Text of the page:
The day I hiked to the lake was beautiful – and for the first 20 minutes at the lake. But as with any summit, staying after noon is risky. In just a few seconds, the wind was so strong, we had to have at least both feet and one hand on the ground to remain in one place. A Swedish guy walked up behind me and we had to huddle down behind a rock just to catch our breaths. Needless to say, it was time to descend. On our way down to high camp, we had to cross some of the slide area I described above. The Swede was ahead of me about 10 meters when he saw the rocks sliding down very slowly above him. As we heard and saw the slide at the same time, I stopped where I was and he sped up. Fortunately, as the slide started very slowly, we were able to get to places where solid rock formed an outcropping above the trail. We were about 25 meters apart, resting a bit as the wind just got crazier. My fear was that the trail was filling with small rocks – and it didn’t take much rock to cover the trail. About the time we gathered our breath and wits, a gush of wind from above let loose. The rocks started to slide again, harder and faster. We both huddled under our rock outcroppings with our backpacks over our heads, as it just got worse. Within 60 seconds, the rocks were cascading over our heads like an earthen waterfall. The deafening noise and blinding dust – and especially the actuality of what was happening – was indescribable. It was a strange mix of extreme awareness and a surreal dream. I don’t remember how long it lasted. Most of my fearful experiences are similar – time doesn’t seem to exist. Even shortly after these types of events, we never seem to know how long they lasted: seconds and minutes are the same. After some time, as the rockslide and dust storm subsided, the Swede pulled out his camera and took a picture looking back at me, in both dust and sun, with my arms held to the sky – Pure Elation! Alive! Actually, maybe a bit too alive for most people’s taste….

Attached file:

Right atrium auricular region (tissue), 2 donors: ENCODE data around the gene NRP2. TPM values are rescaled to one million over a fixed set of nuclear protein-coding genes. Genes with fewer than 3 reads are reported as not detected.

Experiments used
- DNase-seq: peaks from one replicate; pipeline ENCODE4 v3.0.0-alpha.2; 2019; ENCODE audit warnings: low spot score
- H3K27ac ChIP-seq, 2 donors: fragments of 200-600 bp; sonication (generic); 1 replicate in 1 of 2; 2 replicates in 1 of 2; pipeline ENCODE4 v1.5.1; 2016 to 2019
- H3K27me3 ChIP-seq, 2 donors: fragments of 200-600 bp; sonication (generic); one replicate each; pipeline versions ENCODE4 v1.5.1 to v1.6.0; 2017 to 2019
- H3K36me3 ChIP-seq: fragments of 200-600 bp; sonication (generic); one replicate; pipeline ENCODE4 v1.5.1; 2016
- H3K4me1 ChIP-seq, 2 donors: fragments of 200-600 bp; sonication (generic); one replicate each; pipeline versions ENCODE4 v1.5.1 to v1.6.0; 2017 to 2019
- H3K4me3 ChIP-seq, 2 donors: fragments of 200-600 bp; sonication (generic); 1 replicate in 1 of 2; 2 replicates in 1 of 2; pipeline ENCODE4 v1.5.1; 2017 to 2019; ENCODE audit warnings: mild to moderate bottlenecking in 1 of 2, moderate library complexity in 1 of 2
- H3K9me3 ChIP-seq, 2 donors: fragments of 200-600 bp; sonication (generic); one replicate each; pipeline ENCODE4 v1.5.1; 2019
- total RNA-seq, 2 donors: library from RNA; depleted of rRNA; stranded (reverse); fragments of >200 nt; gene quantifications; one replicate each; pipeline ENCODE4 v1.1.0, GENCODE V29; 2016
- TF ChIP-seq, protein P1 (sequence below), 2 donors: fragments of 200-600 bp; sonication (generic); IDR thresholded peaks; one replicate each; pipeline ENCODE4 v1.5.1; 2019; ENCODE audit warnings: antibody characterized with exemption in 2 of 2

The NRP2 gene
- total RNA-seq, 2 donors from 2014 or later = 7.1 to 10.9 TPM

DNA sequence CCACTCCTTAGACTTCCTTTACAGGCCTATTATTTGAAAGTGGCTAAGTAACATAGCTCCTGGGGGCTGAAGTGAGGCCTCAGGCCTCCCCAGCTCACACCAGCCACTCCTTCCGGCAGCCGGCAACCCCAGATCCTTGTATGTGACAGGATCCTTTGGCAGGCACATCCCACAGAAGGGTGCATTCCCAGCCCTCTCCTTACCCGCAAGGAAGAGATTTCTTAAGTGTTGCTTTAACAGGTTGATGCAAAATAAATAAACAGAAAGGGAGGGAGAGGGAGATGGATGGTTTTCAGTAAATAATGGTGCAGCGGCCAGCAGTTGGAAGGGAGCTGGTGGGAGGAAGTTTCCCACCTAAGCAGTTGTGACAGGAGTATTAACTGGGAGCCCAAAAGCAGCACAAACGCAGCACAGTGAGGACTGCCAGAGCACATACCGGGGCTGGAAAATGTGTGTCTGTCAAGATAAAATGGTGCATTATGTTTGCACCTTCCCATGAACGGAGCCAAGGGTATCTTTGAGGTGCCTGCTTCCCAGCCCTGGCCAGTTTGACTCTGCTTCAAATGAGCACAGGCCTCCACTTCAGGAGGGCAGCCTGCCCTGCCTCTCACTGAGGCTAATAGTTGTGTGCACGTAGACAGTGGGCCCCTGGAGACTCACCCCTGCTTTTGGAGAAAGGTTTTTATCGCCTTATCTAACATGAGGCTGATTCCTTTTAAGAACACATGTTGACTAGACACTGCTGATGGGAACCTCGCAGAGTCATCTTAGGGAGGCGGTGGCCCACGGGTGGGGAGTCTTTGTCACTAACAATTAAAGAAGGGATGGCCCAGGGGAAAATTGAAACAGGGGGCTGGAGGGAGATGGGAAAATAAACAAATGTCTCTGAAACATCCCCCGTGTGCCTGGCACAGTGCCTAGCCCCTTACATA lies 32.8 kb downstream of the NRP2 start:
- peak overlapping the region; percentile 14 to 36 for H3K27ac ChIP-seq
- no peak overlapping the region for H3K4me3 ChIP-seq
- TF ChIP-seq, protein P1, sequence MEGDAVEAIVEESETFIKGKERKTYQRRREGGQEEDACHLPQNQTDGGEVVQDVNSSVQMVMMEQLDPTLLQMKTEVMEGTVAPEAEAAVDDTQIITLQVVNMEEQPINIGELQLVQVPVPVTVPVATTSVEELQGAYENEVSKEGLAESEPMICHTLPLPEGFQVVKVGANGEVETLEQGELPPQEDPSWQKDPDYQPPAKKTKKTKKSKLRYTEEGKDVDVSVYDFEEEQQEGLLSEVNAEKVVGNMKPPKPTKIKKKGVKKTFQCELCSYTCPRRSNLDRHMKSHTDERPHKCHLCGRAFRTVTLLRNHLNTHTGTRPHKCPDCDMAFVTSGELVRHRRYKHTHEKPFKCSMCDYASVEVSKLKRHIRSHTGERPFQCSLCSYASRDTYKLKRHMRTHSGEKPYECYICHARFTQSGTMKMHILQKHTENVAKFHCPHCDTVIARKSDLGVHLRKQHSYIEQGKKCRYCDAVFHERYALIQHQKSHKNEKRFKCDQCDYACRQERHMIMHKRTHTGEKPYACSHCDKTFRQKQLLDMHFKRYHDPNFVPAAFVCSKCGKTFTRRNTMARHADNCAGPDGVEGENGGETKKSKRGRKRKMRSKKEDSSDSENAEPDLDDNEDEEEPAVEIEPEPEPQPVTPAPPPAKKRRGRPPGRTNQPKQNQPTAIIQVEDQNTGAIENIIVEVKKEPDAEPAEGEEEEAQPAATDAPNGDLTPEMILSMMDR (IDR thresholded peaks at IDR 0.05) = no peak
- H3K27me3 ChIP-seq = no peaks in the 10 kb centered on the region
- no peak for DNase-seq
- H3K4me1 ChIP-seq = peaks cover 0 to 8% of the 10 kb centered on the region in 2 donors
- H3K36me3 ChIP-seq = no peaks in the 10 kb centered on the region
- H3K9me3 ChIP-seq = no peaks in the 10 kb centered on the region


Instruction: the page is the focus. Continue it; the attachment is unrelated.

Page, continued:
Of course, only one look at the trail quelled any vision of it being over… In fact, getting across the now, non-existent trail after the landslide was the hardest part…shuffling inch by inch to find the small packed trail without sliding off the ledges. I took off my pack, made a trail, and then went back for my pack afterwards… At camp, we celebrated with a bottle of tatopani (hot water)! Another story alive to tell!
It’s been only two weeks now since flew back to Kathmandu from the Himalayas, but this part of the world is filled with continuous adventure and wonder: I swam with elephants, sat in front of the Dalai Lama during one of his teachings, stayed several days in a Chinese Buddhist temple with Monks and Nuns and been in a village where I was the only foreigner (and in a land where starring is normal). To be completely stared at by nearly every single person in a town for two days is worth a story all by itself. So who wants to join me!